The Biden Adminstration’s latest gambit to combat Covid by increasing vaccination levels among nursing homes’ staffers via coercion shows a lack of appreciation of what is at stake. If this works at all, it will be in the nature of “Burn the village to save it” in too many instances.
As I wrote to or Covid brain trust:
Oh, this is going to work well. All stick no carrot.
94% of facilities already have staff shortages.
Of the 40% not vaccinated, not a hard guesstimate that at least 10% will quit. Can they take another 4% staff loss?
IM Doc replied: “Put simply – no”
Now let’s go through this situation in more detail. First, the Biden policy, according to the Associated Press:
President Joe Biden on Wednesday announced that his administration will require that nursing home staff be vaccinated against COVID-19 as a condition for those facilities to continue receiving federal Medicare and Medicaid funding.
Biden unveiled the new policy Wednesday afternoon in a White House address as the administration continues to look for ways to use mandates to encourage vaccine holdouts to get shots.
“If you visit, live or work in a nursing home, you should not be at a high risk for contracting COVID from unvaccinated employees,” Biden said.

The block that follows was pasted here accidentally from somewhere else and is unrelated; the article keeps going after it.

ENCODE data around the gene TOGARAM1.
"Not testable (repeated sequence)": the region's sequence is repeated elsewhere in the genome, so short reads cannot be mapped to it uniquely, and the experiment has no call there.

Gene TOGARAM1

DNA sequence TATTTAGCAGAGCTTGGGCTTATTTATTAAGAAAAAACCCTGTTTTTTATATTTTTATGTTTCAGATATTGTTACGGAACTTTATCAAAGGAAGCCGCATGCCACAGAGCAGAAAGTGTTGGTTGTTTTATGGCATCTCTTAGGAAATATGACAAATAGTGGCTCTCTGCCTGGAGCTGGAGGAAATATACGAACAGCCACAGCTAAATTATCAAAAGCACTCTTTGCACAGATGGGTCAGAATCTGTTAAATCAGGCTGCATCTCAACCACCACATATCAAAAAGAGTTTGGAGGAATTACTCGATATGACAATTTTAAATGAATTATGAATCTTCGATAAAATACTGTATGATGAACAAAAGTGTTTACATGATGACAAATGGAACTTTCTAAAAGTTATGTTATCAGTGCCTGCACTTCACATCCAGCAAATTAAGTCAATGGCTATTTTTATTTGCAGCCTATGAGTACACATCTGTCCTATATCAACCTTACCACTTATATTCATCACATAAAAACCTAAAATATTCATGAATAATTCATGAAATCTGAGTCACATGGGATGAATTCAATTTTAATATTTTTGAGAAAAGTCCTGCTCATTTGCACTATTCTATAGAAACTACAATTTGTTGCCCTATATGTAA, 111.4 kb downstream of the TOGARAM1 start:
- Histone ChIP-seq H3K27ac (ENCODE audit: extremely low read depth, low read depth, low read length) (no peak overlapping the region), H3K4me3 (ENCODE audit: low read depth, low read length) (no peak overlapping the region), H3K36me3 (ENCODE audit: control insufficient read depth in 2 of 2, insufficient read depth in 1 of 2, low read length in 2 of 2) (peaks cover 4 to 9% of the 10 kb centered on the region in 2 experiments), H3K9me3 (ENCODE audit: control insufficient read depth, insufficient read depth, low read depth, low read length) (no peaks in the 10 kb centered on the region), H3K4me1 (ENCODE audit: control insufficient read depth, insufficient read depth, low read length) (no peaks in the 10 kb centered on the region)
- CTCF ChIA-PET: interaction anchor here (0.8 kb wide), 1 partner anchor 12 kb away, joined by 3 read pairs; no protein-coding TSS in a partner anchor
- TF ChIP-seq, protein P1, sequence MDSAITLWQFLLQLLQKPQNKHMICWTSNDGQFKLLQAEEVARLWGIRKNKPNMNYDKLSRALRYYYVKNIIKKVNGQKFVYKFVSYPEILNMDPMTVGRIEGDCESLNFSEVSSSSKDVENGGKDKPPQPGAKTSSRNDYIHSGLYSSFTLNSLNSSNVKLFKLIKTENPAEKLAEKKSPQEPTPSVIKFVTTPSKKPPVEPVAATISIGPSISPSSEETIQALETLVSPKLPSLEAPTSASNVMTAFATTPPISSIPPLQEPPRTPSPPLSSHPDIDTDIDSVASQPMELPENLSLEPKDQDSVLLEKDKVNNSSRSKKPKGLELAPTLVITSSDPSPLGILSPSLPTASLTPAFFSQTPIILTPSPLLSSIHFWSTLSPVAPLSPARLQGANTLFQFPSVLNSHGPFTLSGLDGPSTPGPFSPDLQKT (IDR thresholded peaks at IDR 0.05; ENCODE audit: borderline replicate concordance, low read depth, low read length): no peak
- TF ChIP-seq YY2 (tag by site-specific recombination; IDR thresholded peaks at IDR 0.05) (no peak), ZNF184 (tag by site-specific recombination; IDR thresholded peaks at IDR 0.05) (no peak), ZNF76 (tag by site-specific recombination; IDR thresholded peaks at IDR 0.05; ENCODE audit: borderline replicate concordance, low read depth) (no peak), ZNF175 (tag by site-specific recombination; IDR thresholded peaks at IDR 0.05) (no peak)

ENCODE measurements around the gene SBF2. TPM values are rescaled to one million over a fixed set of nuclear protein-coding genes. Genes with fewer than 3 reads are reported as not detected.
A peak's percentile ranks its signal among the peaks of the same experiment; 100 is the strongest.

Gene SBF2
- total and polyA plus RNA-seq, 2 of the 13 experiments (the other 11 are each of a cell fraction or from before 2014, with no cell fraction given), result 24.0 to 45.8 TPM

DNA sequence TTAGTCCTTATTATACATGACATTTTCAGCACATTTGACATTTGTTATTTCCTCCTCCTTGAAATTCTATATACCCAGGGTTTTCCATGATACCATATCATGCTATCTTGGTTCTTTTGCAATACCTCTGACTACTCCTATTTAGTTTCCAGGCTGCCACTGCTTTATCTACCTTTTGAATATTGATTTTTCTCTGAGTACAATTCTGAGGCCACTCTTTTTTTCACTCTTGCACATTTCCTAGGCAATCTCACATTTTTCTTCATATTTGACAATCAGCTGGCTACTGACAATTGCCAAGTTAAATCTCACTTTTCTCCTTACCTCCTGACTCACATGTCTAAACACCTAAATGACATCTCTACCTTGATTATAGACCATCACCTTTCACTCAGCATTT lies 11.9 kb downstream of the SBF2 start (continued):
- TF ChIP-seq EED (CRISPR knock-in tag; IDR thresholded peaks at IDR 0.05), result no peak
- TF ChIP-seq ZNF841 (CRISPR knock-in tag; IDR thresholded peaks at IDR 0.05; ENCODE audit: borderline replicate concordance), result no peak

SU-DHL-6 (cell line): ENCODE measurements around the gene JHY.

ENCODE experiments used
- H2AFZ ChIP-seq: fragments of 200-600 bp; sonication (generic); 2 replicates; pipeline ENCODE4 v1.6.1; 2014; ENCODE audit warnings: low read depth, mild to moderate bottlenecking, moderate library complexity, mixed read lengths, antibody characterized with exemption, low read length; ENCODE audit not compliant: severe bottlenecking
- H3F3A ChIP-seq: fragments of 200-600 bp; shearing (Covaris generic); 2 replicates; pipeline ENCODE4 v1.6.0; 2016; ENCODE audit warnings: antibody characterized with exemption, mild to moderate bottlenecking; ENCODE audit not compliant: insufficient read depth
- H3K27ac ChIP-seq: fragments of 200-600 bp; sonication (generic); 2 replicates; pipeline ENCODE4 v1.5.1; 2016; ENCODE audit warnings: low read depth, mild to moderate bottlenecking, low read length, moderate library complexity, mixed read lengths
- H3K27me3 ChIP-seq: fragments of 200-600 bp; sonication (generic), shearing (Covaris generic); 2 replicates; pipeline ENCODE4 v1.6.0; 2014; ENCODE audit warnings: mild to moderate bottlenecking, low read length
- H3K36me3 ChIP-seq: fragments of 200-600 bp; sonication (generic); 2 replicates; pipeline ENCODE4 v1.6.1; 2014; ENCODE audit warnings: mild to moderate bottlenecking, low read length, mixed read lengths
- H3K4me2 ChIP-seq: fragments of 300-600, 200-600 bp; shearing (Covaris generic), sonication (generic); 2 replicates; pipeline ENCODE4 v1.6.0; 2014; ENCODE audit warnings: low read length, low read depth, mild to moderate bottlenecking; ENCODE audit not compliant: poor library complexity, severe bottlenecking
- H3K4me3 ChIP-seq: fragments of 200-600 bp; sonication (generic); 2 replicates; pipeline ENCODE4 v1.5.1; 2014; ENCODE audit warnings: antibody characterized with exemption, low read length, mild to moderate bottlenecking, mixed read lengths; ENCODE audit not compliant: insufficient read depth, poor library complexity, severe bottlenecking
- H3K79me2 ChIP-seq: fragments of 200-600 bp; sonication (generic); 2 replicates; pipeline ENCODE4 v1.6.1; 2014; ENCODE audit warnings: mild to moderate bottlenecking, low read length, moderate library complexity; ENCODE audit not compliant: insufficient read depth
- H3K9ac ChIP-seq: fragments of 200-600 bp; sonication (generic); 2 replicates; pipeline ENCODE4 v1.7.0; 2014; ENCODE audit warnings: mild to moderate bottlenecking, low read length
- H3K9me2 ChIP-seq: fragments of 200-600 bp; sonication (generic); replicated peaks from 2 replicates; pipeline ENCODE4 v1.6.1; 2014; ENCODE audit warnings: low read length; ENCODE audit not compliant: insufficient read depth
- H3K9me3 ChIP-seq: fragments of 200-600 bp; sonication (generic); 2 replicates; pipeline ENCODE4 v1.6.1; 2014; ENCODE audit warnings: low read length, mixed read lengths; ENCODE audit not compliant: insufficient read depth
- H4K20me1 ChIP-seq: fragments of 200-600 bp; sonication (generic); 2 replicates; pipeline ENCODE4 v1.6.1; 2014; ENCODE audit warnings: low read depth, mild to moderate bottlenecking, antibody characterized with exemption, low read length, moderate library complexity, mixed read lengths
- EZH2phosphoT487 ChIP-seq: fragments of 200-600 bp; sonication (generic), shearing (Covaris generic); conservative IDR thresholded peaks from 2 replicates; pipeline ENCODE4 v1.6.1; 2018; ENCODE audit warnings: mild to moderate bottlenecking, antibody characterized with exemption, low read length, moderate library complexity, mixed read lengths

Let us put aside for the moment that Biden is not “following the science” in the framing of this policy. The reason to get vaccinated is to lower the odds of getting a bad case of Covid. It would be perfectly reasonable to push for higher levels of vaccination in any workplace where employees are in close physical proximity with each other and with patients/customers, to keep them from getting sick and overloading hospitals. Covid-jammed hospitals have all sorts of bad knock-on effects, like delays in administering ER care, staff Covid cases, burnout and resignations, postponement of elective surgeries, and higher medical system costs due to all of us indirectly paying for Covid care costs via medical system costs (the piper has to be paid somehow).
The evidence is not as strong as vaccine proponents would like to believe that the current vaccines prevent the transmission of the Delta variant, as a new UK study suggests, confirming the CDC finding in Provincetown of similar levels of Covid virus in the nasal passages of the vaxxed and unvaxxed in Provincetown:
🦠Fully vaccinated people carry the same amount of Covid as the unvaccinated, scientists have found in a new study.
The study calls into question the effectiveness of vaccine passports https://t.co/GChFtbufm4
— The Telegraph (@Telegraph) August 19, 2021
In other words, “We can’t afford to have you wind up in the hospital and your patients can’t afford to have you in the hospital either” is a more honest sales pitch, and also appeals to self interest. But weirdly the officialdom has been consistently unwilling to go there.
The Associated Press makes clear that this new policy is intended to be coercive: